My takeaway message (as corny as it may sound) to all of those who participated in the course is: look around you while you walk from the subway to the Met, there is literally art everywhere and you might just see an artist’s work that might make its way into the museum’s collection. It wouldn't be the craziest thing in the world considering the direction new media is taking in the contemporary art world!

Chelsea Galleries & Robert Blackburn Printmaking by Cornelius

On Friday, December 2nd, we had our very last visit into New York City for the Contemporary Art Semester. I have to say that I am pretty bummed that it is over and I wish I was able to do the version of the course where I go into the city two times a week but overall, I am extremely happy with my experience.  We ended our semester strolling in and out of various Chelsea galleries and then visisting the Robert Blackburn printmaking workshop.

I do have to say that most of the galleries we visited were filled with great art but personally did not really appeal to me that much, that is, until we went to see Paul McCarthy's show at Hauser & Wirth entitled "Raw Spinoffs Continuations". As soon as I entered the gallery space, my face lit up. I think it was initially an instinctual reaction to a familiar group of characters from my childhood. However, as I started to comprehend what was in front of me, the smile stuck to my face because of the embedded sexual humor in McCarthy's work. Nothing makes me laugh more then sexual connotations in ridiculous contexts. Deconstructing the dwarves from Snow White in a visually gory manner coupled with the placement of various molded dildos throughout the sculptures brought a strange juxtaposition to the innocence of the childhood movie that manifested as a form of dark and perverse humor. When the familiar is made strange, new images flow through your mind in ways you didn't previously know to be possible--thats what I really enjoy about McCarthy's work and it serves a great deal of inspiration to my personal creative process. 

After popping in and out of various galleries, we got to experience first hand the art of print making at Robert Blackburn Printmaking Workshop. I have taken three printmaking classes at Drew University so this was a familiar environment for me, but I know that for other in my class, being in a printmaking studio was a new experience. Printmaking gets a pretty bad wrap because people don't know the amount of work and history that goes into hand-making prints. The typical assumption is that prints are cheaper versions of originals and they are just laser printed off from a computer printer. I was glad to see my classmates faces as they learned all that goes into a an addition of prints because it does the art world a greater good for people to know more about the difference between printing off a computer printer and hand-printing onto hand-made paper. Aside from illuminating everyone's view on the art form, our host showed us some AMAZING works of art that they had in the workshop archives. It takes a lot to be a master printer (obviously) and it was crazy to see how perfect the prints were--essentially flawless. I know first hand how impossible it feels to get a print to come out the way you want it because there are countless situations that could go wrong and screw up hours and hours of work. This visit made me realize how much of a noooooby printmaker I am!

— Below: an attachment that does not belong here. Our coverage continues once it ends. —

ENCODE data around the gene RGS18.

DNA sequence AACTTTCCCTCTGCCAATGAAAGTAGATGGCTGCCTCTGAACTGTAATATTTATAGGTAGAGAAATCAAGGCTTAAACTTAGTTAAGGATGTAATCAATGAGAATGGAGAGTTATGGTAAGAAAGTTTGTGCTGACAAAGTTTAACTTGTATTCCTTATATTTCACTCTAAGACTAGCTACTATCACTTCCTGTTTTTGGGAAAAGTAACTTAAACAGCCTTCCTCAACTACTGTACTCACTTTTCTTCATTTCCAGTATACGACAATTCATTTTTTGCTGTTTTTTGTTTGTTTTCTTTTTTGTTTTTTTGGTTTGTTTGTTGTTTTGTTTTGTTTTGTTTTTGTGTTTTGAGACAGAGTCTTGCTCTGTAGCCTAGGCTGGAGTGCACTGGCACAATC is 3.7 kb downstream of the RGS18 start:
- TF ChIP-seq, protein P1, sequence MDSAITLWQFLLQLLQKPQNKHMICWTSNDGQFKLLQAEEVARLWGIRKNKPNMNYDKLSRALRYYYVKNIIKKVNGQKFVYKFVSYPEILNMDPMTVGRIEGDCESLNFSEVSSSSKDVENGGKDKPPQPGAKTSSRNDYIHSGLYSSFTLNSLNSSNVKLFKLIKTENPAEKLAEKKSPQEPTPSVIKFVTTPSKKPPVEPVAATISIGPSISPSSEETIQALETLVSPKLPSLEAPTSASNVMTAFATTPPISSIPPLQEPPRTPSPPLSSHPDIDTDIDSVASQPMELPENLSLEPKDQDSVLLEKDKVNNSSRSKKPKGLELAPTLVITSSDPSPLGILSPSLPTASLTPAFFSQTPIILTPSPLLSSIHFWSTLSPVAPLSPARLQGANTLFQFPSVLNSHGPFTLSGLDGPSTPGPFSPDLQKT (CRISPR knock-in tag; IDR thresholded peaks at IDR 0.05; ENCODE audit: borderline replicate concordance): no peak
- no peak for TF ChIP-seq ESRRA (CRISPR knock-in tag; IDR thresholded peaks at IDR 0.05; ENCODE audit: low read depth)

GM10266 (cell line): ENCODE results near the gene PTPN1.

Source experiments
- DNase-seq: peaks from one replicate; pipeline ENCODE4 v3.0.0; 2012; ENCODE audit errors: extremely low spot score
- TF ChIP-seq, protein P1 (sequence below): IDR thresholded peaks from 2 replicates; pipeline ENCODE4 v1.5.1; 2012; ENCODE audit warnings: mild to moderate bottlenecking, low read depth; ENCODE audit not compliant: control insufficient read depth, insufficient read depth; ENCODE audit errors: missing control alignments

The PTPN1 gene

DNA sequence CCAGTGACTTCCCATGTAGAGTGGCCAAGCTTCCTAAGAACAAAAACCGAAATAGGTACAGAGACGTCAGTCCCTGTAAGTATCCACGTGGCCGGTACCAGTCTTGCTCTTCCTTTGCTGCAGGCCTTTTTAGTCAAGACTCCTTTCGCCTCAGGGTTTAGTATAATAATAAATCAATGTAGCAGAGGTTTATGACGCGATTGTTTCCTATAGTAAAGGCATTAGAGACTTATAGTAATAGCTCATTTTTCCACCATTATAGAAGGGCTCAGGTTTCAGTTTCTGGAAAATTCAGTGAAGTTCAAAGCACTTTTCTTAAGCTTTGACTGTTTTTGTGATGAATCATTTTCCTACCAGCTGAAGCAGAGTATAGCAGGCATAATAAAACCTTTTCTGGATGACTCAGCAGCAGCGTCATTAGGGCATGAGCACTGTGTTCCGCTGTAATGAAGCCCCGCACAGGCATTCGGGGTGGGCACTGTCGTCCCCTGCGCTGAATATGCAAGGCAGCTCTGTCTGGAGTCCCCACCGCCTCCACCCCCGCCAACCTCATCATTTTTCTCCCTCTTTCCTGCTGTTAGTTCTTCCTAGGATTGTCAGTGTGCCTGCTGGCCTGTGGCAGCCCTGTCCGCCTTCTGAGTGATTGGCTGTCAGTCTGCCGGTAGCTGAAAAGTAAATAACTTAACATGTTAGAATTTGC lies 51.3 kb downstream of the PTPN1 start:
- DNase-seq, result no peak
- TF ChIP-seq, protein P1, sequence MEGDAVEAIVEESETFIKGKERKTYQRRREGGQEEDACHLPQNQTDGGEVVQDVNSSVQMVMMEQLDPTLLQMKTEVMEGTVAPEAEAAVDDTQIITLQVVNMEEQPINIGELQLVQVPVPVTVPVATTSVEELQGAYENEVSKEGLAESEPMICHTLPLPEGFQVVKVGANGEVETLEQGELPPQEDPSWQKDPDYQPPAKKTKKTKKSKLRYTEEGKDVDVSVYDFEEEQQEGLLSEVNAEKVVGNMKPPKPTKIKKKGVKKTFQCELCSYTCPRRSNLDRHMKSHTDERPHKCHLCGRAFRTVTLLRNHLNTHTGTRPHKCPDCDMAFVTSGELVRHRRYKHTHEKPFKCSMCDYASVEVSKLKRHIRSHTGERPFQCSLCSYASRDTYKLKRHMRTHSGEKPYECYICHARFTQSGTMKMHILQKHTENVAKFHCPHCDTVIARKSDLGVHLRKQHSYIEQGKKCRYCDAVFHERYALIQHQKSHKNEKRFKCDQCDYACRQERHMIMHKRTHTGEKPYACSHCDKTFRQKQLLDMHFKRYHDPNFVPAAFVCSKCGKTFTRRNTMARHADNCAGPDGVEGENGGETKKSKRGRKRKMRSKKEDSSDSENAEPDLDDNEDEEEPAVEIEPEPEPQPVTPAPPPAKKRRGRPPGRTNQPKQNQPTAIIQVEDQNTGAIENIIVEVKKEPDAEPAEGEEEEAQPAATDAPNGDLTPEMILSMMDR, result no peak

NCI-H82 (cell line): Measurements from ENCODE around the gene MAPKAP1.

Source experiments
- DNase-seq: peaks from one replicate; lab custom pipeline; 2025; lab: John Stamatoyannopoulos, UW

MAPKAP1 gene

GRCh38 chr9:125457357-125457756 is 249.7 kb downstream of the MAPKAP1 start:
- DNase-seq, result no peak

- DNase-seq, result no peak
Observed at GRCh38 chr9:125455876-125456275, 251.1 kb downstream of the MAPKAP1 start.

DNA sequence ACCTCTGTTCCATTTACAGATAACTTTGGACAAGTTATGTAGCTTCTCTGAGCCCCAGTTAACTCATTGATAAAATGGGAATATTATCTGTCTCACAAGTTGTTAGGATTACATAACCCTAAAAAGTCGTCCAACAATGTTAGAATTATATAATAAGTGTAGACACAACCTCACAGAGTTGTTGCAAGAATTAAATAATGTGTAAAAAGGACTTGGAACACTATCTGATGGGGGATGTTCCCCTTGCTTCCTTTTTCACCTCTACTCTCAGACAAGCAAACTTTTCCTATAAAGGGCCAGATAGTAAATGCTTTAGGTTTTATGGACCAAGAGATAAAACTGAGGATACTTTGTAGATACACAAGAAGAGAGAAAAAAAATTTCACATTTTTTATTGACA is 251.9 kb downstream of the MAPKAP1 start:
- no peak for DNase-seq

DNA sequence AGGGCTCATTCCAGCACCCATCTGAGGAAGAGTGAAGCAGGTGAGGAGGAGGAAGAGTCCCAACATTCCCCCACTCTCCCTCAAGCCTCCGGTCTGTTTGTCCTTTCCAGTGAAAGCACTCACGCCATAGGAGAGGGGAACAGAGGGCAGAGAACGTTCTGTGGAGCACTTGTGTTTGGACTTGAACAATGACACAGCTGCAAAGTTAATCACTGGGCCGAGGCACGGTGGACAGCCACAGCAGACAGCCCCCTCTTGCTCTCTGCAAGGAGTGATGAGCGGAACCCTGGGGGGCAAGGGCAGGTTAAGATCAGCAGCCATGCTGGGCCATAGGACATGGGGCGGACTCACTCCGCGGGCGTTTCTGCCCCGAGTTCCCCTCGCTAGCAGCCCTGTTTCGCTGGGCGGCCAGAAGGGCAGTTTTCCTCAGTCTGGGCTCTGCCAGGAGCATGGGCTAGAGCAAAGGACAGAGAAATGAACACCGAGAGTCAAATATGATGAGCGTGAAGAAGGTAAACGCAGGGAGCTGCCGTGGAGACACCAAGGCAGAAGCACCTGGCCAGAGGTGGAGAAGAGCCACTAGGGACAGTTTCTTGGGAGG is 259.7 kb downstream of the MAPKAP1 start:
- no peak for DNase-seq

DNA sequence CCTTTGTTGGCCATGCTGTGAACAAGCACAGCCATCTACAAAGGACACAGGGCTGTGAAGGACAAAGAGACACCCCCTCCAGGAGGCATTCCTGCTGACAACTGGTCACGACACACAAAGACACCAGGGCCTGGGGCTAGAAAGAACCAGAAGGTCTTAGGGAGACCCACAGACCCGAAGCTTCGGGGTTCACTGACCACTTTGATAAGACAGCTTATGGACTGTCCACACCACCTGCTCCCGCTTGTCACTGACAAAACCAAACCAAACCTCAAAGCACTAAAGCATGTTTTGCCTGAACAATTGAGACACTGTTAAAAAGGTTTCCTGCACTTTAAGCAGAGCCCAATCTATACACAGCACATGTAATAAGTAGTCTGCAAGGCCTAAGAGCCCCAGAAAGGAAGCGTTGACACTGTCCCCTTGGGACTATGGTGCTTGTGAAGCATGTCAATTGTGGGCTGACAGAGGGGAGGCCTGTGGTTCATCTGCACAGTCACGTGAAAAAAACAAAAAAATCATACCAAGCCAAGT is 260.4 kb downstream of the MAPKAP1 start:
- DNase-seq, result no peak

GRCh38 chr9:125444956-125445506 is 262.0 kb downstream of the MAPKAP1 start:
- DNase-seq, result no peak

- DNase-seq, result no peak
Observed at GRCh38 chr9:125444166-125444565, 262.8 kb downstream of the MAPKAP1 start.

Robert Blackburn

Robert Blackburn

Whitney: Dreamlands & Jenny Perlin by Cornelius

On Friday, November 18th we journeyed back to the Whitney to see the "new media" exhibition entitled Dreamlands: Immersive Cinema and Art 1905-2016 and later had a studio visit with one of the artists included in the exhibition, Jenny Perlin. I have to point out right now that this was by far my favorite visit to the city all semester--it inspired me to think outside of traditional means of art when considering my own work.

Wow. I walked into Dreamlands not knowing what to expect but after I took a few passes through the space, I could not wipe the smile off of my face. It was incredible. My favorite type of art is the kind where I can feel like I'm a part of it and lose myself--this whole exhibition successfully brought me to other worlds. It is hard to pick favorites but I think I can safely say that two works of art in particular left me in complete and total awe: Mathias Poledna’s Imitation of Life and Anthony McCall's Line Describing a Cone.

Poledna worked closely with disney animators to recreate the traditional medium of animation. This required over 5000 hand-drawn and painted cells and backgrounds. This is such an incredible project to take on in the age of technology we are in now considering how much easier it would have been to make this digitally. However, it is this mechanically tedious process that brings such life to the animation and puts the work into a different context in the world of art. Stripping away the excess in animation brings us to McCall's hypnotic piece. I walked into the room before the film began rolling; it was completely dark and I wasn't exactly sure if I was even allowed to be in there. I found a spot on the wall after slowly inching my way through with my arms out in front of me incase I ran into something. The projection started and I found my spot in the space. I felt as if I was in a sensory depravation chamber (well, besides vision and the sound of the film reel) staring at the line slowly draw a circle onto the black wall and creating a cone of light. Because there were no outside visual distractions I felt completely hypnotized by this light and lost track of time. I have never before felt so engaged in a work of art before--it reminded me of how Lee told us to think of minimalist works of art as if it was music without lyrics focusing on how it makes you feel.